SHARED INTEL: Reviving ‘observability’ as a means to deeply monitor complex modern networks

By Byron V. Acohido

An array of promising security trends is in motion.

New frameworks, like SASE, CWPP and CSPM, seek to weave security more robustly into the highly dynamic, intensely complex architecture of modern business networks.

Related: 5 Top SIEM myths

And a slew of new application security technologies designed specifically to infuse security deeply into specific software components – as new coding is being developed and even after it gets deployed and begins running in live use.

Now comes another security initiative worth noting. A broad push is underway to retool an old-school software monitoring technique, called observability, and bring it to bear on modern business networks. I had the chance to sit down with George Gerchow, chief security officer at Sumo Logic, to get into the weeds on this.

Based in Redwood City, Calif., Sumo Logic supplies advanced cloud monitoring services and is in the thick of this drive to adapt classic observability to the convoluted needs of company networks, today and going forward. For a drill down on this lively discussion, please give the accompanying podcast a listen. Here are the main takeaways:

Seeing inside systems

From the 1950s through 1990s, software was developed sequentially using the waterfall method. One phase followed the next — conception, design, build, test, deploy, maintain — and it typically took many months to complete all phases. Security typically got bolted on, post-deployment.

Meanwhile, control system engineers needed a way to assess how well deployed software worked together in the field. So, observability arose as a way to infer the condition of a system’s internal states based on monitoring its external outputs. This was very doable during the decades  when on-premises datacenters were the heart and soul of company networks.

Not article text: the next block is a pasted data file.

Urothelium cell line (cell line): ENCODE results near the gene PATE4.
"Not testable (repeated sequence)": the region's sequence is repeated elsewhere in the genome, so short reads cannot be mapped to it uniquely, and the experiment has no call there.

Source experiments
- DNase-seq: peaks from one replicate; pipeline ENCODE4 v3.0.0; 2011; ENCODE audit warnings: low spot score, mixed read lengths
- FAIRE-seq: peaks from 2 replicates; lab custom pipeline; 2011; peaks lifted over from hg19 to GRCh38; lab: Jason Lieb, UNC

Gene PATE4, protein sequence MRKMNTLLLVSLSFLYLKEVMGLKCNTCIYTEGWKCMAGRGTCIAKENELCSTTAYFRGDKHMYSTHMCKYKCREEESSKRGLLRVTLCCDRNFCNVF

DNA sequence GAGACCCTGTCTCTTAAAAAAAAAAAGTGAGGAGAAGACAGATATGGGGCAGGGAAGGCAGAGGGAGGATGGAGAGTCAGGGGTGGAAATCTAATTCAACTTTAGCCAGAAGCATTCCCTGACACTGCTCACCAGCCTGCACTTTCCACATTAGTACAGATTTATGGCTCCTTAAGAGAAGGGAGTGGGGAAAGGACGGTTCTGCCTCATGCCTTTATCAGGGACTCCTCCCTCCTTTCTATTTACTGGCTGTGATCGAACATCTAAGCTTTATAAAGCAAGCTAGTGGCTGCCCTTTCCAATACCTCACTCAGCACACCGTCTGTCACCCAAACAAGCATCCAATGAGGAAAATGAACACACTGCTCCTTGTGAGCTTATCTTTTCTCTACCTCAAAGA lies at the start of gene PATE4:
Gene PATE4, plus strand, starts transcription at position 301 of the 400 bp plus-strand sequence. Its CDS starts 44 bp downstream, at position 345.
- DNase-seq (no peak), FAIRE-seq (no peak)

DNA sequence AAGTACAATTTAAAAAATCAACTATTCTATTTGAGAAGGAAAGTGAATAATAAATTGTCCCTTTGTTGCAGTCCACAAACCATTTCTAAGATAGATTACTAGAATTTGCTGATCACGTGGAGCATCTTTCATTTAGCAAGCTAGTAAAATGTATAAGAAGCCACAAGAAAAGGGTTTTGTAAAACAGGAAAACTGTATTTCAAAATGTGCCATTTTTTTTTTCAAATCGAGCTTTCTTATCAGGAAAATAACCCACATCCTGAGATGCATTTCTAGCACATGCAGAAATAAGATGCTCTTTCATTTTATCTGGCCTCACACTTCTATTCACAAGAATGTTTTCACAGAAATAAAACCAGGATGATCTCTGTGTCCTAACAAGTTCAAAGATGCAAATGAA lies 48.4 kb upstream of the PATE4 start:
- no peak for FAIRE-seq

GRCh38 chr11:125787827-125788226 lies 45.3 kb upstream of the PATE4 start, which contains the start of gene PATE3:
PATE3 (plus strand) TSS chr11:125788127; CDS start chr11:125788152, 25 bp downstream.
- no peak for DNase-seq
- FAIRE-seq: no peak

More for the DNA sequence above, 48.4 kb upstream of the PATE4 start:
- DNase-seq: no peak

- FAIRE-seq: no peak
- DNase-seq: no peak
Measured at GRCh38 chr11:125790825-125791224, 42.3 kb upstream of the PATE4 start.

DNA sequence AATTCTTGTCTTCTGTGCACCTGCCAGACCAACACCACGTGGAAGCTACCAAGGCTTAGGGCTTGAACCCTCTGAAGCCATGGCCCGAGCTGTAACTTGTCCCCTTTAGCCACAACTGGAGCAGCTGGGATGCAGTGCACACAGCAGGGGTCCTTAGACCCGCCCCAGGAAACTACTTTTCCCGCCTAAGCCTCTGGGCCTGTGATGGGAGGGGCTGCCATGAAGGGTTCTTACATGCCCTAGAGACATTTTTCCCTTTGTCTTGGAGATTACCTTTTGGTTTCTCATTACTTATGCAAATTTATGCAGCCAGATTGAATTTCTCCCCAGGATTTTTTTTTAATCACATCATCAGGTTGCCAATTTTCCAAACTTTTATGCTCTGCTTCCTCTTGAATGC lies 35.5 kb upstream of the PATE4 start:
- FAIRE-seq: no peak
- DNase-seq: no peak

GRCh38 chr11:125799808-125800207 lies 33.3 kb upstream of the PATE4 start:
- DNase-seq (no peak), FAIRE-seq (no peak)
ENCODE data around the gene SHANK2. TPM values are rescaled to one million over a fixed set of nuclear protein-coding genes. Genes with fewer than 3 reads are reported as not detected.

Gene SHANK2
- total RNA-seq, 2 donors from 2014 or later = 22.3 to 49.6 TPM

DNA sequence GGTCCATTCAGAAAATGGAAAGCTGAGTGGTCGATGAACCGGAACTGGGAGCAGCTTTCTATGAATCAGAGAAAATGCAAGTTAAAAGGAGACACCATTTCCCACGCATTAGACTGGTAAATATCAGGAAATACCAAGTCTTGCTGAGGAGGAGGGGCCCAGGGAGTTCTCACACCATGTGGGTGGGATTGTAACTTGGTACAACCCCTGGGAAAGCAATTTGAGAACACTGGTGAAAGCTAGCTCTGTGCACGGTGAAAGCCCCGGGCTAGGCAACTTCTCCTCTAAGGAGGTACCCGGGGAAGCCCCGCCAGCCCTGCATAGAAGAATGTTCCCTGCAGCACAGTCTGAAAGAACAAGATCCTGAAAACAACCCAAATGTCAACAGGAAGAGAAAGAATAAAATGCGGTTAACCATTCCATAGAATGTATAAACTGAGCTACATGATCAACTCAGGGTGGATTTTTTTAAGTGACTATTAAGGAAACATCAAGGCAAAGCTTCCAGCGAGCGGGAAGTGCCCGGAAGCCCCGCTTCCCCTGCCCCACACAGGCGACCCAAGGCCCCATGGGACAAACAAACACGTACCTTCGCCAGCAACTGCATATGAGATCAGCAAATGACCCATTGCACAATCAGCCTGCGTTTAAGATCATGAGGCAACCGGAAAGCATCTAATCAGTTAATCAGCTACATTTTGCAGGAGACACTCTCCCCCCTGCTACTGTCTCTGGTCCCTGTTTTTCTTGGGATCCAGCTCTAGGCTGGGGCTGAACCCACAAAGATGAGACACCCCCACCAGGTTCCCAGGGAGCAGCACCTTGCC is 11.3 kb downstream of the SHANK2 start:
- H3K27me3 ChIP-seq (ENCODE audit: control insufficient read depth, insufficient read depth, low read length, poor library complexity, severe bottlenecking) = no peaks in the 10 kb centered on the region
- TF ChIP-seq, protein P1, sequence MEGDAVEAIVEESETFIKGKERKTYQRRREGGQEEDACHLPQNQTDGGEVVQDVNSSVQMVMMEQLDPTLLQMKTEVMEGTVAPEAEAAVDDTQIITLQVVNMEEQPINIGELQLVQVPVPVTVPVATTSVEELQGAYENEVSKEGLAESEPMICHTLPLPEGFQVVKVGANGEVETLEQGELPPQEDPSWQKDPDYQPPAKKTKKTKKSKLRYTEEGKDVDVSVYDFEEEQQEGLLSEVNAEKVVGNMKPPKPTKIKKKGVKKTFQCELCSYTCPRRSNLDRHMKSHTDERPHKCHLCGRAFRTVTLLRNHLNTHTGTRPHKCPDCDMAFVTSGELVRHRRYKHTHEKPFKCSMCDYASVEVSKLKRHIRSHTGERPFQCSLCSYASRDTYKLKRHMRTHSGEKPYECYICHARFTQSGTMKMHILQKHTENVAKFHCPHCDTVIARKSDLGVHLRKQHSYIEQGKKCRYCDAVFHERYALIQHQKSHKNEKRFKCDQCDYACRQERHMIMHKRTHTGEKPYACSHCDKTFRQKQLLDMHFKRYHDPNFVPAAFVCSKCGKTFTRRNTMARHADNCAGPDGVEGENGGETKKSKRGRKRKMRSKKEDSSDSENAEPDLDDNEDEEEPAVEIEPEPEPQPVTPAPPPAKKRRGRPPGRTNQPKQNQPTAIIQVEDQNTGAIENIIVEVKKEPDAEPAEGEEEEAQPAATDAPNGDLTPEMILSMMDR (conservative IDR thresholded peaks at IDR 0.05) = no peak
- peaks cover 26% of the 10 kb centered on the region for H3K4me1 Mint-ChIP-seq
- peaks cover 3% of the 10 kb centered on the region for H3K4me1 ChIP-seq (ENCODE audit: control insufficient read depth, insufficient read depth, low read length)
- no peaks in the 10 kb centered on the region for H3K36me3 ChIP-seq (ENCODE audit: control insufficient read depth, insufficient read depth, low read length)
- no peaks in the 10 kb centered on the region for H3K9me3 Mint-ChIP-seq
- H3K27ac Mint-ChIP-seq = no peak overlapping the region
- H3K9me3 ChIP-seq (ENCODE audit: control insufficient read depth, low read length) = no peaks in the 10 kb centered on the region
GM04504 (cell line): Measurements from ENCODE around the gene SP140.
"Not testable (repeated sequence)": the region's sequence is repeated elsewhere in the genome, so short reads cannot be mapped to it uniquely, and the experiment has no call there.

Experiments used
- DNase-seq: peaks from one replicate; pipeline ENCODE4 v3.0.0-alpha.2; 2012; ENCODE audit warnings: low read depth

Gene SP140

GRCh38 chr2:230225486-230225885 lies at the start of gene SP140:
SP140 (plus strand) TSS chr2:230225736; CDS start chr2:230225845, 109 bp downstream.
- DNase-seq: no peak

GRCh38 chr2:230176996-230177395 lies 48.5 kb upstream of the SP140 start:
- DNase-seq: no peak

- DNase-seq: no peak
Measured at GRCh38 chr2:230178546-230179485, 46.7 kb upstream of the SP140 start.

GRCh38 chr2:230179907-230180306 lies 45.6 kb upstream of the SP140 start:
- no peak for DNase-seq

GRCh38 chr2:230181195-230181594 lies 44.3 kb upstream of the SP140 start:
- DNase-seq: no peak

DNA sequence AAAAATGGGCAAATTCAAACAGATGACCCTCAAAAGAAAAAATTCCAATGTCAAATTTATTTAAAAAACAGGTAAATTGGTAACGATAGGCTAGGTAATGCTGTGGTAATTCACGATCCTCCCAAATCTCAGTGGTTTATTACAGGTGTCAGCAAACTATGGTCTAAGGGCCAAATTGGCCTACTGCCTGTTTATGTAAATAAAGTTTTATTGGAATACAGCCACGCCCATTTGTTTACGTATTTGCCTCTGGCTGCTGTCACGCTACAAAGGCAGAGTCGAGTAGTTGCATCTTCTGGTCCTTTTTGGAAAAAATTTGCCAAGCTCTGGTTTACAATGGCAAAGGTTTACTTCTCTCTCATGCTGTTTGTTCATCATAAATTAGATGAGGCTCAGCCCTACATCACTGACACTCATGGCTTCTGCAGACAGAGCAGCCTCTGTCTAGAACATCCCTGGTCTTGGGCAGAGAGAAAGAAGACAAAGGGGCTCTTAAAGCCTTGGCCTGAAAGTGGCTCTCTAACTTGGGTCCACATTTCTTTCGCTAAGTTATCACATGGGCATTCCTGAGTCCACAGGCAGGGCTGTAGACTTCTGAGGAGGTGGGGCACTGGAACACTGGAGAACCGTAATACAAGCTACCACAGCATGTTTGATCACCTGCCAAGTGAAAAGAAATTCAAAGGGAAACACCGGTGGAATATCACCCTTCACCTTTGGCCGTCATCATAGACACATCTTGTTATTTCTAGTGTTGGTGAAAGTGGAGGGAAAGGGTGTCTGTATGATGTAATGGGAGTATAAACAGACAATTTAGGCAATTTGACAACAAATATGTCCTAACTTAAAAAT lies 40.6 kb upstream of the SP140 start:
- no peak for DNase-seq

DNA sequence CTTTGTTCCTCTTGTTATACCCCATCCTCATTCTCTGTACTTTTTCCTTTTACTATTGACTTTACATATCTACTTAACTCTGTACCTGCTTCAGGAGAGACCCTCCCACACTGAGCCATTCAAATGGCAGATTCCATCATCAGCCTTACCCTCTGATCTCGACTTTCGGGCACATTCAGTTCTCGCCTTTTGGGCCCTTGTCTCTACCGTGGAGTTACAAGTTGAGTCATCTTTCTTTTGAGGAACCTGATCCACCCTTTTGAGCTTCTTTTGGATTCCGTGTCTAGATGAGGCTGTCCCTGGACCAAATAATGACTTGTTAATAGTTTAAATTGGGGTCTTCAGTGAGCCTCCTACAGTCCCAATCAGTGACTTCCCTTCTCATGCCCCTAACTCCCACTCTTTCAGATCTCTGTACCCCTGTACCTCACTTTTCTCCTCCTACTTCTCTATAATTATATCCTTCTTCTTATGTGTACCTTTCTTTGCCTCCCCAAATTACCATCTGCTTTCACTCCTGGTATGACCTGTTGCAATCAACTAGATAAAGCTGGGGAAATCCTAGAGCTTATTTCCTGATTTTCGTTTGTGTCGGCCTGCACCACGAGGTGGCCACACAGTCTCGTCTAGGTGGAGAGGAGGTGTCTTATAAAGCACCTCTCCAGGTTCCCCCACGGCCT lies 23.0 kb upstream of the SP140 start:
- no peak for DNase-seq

Fast forward to 2021. The waterfall method has long since dried up. The iterative software development process, i.e. DevOps, has taken over. Forget phases. Today modular snippets of coding, called microservices, get cobbled together in containers to rapidly push out minimally viable software – to learn where it works or fails.

Iteration and remediation occur on the fly, and agility is the watchword. Security, meanwhile, is still largely bolted on and this has enticed  threat actors to take take full advantage. This is precisely why there’s a push to develop and implement new cloud-centric security tools and frameworks.

With all of this going on, and with complexity mushrooming, there remains a huge need for site reliability engineers (SREs) – the control engineers of today – to monitor system health on a day-in, day-out basis. This means observability, as a concept, is more vital than ever.

“Back in the day, people would look externally to try to figure out what was going on internally,” Gerchow told me. “And now you’ve got to somehow get at the root of code, within code, using tools to help define what you’re looking at . . . because there has to be a way to gain understanding about these new architectural systems.”

Single source of truth

Over the past 3 to 5 years, observability has been updated to meet this need. Instead of just monitoring event logs and analyzing traffic patterns at a surface level, observability tools today leverage machine learning and advanced data analytics to shed light on three data formats: metrics, traces and logs. Gerchow walked me through how each piece fits — and how all three work together.